3. The New York Times. Selling a Poison by the Barrel: Liquid Nicotine for E-Cigarettes.


  1. From the sound of it, none of you vape. I use nicotine free from Atomic Dog(TM) and the have child proof caps, it toke me a few minutes to open the cap and I’m 18.
    You’re almost misleading in this article especially about vape pens. They are very different from Ecigs and also another misleading point, most manufacturers on their website include ingredients the most common are Glycerin, Propylene Glycol-free, and water and natural and artificial flavoring and citric acid. That’s all!
    And in all state you have to be 21 in order to get a vape pen, and there is no real second hand smoke, and when they say nicotine free they mean nicotine free (I’m allergic) and as a marijuana smoker it’s not good to put oil in your pen and no you can’t smoke bud out of a vape pen, I’ve tried and it failed. But it’s the parents fault that their child died, or got sick.
    vape pens ARE NOT the same as e cigs. Get your facts first

  2. New research has shown that the idea of trading one habit for another to be false. This new research has shown that nicotine is nowhere as addictive as one would expect (when used in e-cigs vs analog cigs). Granted the research was after this article published, so I can’t fault there.

    The next issue is the claim the use of the CDC info that claims “e-cigs on the rise with kids” when the evidence when actually analyzed (not just reading the CDC’s “take always”) demonstrates that their rise is directly linked to youth smoking being at an all time low.

    But the one part that bothers me the most is how this article talks about how toxic and dangerous e-liquid is (which I agree it can be) but never once does it put the blame where it belongs….. on the parents. The tragedy of the child that died is an issue of a failure of the parents to secure their stuff. The e-liquid ranks incredibly low on the list of things that parents call poison control about. There are way many more worse things that patents let their children get into.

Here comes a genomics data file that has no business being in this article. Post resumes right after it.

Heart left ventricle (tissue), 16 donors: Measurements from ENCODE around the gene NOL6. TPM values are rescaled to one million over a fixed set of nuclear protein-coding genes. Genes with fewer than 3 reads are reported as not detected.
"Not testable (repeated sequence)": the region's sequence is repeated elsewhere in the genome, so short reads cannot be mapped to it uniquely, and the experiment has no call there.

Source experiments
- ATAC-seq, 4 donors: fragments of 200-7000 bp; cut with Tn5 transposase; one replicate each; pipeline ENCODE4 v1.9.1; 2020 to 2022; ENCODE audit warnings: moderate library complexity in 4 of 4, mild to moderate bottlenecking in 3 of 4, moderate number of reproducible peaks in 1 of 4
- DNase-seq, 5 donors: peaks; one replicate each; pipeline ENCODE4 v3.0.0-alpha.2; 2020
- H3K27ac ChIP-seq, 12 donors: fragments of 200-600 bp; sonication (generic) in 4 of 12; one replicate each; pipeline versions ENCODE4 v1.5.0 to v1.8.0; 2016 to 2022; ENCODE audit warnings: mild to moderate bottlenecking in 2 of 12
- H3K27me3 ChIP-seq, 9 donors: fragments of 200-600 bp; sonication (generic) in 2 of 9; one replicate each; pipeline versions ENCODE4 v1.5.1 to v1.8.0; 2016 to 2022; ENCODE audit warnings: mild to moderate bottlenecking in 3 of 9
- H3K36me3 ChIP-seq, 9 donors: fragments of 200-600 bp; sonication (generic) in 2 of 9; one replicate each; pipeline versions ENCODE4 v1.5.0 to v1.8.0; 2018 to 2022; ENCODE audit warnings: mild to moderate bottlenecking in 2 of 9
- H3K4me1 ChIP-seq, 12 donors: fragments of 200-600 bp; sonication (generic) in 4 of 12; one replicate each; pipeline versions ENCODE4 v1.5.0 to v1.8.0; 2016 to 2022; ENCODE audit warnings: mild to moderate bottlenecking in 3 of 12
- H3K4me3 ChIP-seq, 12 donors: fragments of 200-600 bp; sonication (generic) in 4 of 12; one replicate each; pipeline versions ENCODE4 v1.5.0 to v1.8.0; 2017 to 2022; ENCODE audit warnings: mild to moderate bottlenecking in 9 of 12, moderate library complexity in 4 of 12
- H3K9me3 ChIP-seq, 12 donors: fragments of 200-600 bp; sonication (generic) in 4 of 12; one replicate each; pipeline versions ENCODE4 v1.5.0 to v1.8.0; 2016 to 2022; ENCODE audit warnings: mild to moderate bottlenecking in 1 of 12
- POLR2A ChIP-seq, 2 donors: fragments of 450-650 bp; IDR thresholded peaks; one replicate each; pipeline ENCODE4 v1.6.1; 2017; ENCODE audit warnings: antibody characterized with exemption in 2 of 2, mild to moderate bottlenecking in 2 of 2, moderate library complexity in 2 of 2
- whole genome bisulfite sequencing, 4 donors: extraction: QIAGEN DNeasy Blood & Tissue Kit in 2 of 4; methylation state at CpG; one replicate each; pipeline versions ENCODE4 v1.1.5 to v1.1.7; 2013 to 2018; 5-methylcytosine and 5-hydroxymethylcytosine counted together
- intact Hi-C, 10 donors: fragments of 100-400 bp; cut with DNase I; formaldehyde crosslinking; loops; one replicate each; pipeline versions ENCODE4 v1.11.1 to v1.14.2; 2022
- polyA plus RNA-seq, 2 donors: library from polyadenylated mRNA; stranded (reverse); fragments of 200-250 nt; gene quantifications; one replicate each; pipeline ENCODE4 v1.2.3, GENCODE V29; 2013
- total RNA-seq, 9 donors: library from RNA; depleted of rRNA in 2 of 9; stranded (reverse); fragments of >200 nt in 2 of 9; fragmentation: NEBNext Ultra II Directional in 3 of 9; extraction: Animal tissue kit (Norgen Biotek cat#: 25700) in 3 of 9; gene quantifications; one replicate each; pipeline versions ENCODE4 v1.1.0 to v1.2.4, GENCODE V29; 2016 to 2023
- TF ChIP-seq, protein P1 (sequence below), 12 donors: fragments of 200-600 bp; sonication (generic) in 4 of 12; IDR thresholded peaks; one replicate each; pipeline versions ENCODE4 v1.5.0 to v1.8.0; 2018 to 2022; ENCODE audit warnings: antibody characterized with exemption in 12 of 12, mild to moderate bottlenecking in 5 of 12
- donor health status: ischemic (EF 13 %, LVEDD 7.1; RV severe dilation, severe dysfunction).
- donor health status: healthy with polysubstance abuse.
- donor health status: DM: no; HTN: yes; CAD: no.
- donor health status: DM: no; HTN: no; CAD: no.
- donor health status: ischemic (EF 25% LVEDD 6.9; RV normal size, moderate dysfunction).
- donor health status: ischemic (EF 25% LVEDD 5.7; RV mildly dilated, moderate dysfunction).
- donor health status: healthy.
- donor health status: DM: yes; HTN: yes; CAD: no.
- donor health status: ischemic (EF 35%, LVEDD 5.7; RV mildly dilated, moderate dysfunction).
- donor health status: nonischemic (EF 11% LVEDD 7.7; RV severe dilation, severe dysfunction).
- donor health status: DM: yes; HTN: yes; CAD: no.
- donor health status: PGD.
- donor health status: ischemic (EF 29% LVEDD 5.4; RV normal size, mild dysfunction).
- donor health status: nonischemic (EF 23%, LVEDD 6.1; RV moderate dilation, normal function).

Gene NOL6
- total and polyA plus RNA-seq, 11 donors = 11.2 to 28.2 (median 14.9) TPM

This article does a great job of saying ” Look, e-cigs are bad! ” when what it really needs to be saying is “Parents, add e-liquid to the list of all things toxic and poisonous to keep out of the reach of your children!”

    Just shows where the authors intent was. Demonizing and fear mongering of e-cigs instead of focusing on child safety.

  3. very interesting, but unfortunate article. maybe now all of these stubborn parents using these dang e-cigarettes will finally listen and realize that they are also terrible, and not a proper substitute for their unhealthy habit.

  4. I feel like this is replacing one bad habit for another. They are everywhere and people are not just using them for nicotine. They are incredibly popular for the occasional to everyday pot smoker. The various flavors of nicotine that can be purchased appeal to young teens/children. Therefore, I can totally see how accidental ingestion in children is becoming more common.